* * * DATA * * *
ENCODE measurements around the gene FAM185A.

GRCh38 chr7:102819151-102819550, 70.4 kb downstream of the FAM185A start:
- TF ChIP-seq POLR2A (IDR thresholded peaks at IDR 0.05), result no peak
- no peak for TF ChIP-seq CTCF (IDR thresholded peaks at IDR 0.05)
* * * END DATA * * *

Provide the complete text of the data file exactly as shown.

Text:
ENCODE measurements around the gene FAM185A.

GRCh38 chr7:102819151-102819550, 70.4 kb downstream of the FAM185A start:
- TF ChIP-seq POLR2A (IDR thresholded peaks at IDR 0.05), result no peak
- no peak for TF ChIP-seq CTCF (IDR thresholded peaks at IDR 0.05)